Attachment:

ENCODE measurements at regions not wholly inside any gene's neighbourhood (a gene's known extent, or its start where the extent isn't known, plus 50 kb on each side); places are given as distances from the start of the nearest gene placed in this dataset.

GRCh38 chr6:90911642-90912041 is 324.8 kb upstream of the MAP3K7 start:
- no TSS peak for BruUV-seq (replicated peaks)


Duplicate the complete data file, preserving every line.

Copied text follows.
ENCODE measurements at regions not wholly inside any gene's neighbourhood (a gene's known extent, or its start where the extent isn't known, plus 50 kb on each side); places are given as distances from the start of the nearest gene placed in this dataset.

GRCh38 chr6:90911642-90912041 is 324.8 kb upstream of the MAP3K7 start:
- no TSS peak for BruUV-seq (replicated peaks)